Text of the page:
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Last Employee, The (letzte Angestelle, Der)

Last Employee, The
Scene from "Der letzte Angestellte" (photo © Stephan Rumpf/Hofmann & Voges Entertainment GmbH)

Production Report featured in
German Films Quarterly 01/2010

You can’t beat a good ghost story for raising those goose bumps and sending delicious chills down the spine, and Hofmann & Voges have come up with a doozy!

Der letzte Angestellte (“The Last Employee”) tells the story of David (Christian Berkel), a lawyer who has taken a job after a long period of unemployment. Except he is having a crisis of conscience. He is supposed to liquidate a company and fire everyone. And he does – for the sake of his wife Irina (Jule Ronstedt) and son Simon. His scruples appear justified: a young woman (Bibiana Beglau) collapses after he lays her off. He drives her home, tries to comfort her – BIG MISTAKE! She becomes aggressive. That same night she calls and threatens him. From now on she appears every day in the empty office or terrorizes him on the telephone. She seems to be everywhere. When she appears in his private life he drives, enraged, to her house – only to find her corpse! David’s life now spins out of control. He feels her ghost wants revenge on him and his family. He begins to fear the lifeless office. Every shadow, every sound, every door that opens increases his fear. David was once in psychiatric treatment, suffering from acute panic attacks. It’s no wonder his wife believes David’s ghostly visions to be a relapse. Is she right? Is he the victim of his own fears? Or is he really being haunted by a vengeful ghost?

As genre film lovers know, there are ghost films and ghost films. So what kind of ghost film is this? “Der letzte Angestellte is in the tradition of The Shining or Rosemary’s Baby,” its producer Philip Voges replies. “It’s also up there with those masterpieces of Japanese ghost films, Dark Water and The Grudge.” Oh yes! Be afraid! Be very afraid!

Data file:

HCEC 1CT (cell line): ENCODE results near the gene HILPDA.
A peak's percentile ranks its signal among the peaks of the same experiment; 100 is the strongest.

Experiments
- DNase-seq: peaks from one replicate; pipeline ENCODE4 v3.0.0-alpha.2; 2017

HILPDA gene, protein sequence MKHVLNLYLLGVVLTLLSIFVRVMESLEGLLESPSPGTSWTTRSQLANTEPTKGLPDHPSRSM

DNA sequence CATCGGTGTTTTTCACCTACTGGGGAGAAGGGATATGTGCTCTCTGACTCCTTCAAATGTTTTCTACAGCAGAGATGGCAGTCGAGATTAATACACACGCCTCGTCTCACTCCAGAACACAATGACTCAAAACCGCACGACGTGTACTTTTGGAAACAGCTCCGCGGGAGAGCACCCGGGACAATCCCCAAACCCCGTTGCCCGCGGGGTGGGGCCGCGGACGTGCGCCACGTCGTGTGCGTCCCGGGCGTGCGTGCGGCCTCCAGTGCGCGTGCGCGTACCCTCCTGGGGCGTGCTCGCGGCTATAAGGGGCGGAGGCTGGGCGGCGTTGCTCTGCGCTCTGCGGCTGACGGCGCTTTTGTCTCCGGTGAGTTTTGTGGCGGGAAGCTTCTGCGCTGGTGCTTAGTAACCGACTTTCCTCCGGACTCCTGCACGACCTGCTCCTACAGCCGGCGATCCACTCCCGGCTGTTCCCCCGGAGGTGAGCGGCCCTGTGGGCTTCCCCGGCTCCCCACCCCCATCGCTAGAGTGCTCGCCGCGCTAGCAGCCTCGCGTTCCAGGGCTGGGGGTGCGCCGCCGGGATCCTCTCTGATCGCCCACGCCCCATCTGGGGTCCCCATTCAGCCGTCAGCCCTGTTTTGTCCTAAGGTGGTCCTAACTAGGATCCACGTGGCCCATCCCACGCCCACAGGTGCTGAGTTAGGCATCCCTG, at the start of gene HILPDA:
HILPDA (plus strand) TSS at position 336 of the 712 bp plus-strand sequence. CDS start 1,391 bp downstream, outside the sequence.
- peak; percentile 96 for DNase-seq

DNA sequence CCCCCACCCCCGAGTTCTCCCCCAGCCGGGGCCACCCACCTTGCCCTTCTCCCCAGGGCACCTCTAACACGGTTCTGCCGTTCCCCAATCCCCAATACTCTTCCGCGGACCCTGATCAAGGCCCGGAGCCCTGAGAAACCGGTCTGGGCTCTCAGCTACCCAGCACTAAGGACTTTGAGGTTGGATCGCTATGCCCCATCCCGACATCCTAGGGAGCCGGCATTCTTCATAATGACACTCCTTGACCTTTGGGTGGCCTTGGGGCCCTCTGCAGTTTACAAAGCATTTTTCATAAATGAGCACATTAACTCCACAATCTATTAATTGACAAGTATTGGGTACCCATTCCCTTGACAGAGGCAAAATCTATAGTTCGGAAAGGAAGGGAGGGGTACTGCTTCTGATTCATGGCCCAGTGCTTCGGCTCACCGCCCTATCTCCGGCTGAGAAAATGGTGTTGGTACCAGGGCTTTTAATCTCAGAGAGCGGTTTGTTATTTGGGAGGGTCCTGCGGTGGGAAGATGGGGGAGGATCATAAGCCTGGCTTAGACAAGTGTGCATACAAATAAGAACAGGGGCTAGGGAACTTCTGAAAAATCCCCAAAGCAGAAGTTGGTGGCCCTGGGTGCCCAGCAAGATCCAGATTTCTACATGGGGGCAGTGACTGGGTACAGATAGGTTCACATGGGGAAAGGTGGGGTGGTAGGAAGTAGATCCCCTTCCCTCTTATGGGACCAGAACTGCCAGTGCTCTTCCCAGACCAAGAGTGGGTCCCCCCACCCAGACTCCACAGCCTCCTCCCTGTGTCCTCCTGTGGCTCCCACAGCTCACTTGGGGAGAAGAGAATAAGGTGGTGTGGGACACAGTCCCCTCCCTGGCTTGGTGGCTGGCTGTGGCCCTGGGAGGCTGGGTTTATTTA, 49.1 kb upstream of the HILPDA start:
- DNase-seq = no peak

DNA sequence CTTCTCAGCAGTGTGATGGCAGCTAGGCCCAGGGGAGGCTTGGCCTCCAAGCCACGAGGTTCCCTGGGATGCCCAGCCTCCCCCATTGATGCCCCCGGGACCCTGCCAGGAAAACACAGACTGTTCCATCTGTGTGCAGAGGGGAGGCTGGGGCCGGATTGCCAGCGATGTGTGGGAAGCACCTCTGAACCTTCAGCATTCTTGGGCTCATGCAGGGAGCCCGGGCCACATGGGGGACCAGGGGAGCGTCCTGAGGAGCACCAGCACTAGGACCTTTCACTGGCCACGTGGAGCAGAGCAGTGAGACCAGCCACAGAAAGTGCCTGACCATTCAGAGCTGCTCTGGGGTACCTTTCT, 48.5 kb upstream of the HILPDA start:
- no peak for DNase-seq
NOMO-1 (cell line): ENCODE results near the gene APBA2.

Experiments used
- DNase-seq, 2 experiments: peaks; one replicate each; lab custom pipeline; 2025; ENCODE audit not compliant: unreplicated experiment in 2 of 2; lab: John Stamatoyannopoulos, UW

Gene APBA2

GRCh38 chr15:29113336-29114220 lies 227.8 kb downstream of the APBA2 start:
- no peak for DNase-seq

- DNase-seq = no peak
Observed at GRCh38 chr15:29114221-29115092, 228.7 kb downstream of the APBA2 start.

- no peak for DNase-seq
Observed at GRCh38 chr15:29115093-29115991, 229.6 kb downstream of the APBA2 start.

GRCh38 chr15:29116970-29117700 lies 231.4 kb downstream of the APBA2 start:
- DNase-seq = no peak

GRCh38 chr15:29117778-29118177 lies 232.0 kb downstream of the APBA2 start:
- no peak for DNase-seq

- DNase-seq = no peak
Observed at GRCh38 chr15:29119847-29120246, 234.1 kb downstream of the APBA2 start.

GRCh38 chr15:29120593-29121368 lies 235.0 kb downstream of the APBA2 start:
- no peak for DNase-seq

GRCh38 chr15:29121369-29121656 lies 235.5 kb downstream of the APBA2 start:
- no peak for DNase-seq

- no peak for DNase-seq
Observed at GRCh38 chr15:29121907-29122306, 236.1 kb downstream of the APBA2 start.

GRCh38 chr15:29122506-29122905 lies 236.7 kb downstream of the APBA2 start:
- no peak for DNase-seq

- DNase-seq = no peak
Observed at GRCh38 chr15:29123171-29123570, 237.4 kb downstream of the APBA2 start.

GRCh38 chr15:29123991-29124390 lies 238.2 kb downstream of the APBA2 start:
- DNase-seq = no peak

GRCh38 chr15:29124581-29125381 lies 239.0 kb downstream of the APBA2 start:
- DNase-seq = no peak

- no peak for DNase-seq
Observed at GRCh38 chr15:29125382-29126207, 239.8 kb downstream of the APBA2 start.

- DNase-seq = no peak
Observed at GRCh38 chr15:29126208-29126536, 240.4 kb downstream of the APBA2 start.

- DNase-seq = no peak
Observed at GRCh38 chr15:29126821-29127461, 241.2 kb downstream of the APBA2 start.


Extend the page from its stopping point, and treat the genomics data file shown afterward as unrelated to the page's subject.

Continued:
Der letzte Angestellte’s writer and director is Alexander Adolph who, coincidentally, studied Law at Munich’s Ludwig-Maximillian-University but found writing radio plays more fun and rewarding. In 1997 he won the U.R.T.I. (Grand Prix de la Radio).

Moving into moving pictures, Adolph’s first script was a Tatort episode, which garnered him an Adolf Grimme Award in 2002. He picked up a second one for the first episode of the ZDF series Unter Verdacht, which he also developed. The second episode won him, 2003, the German Television Award and Juliane Bartel Award. The same year he had to make more space on the shelf for the Author’s Award of the Cologne Conference. His script for the film Kleine Schwester won the 2004 VFF TV-Movie Award and was nominated for the Grimme Award 2005. His documentary Die Hochstapler, in which four convicted fraudsters speak about their misdeeds, played at festivals, including Amsterdam, London and Munich. In 2008 he received another Grimme Award nomination for a new Tatort episode and in 2009 he directed, from his own script, the feature film So gluecklich war ich noch nie, with Nadja Uhl and Joerg Schuettauf.

As the phenomenal success of The Blair Witch Project and Paranormal Activity shows, the audience for scary movies is huge. So dim the lights, close the curtains, snuggle up close and get ready to jump!

Genre Horror
Category Feature
Year of Production 2010
Director Alexander Adolph
Screenplay Alexander Adolph
Cinematography Jutta Pohlmann
Christel Suckow
Dieter Schleip
Jana Karen-Brey
Cast Bibiana Beglau, Jule Ronstedt, Christian Berkel
Producers Philip Voges, Alban Rehnitz
Production Company H & V Entertainment/Munich, in co-production with ZDF, ARTE
Shooting Dates Munich, October – November 2009
Sound Technology Dolby SR
Festivals Porto 2011
With backing from FilmFernsehFonds Bayern, German Federal Film Fund / DFFF Deutscher Filmförderfonds, MEDIA

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81379 Munich/Germany
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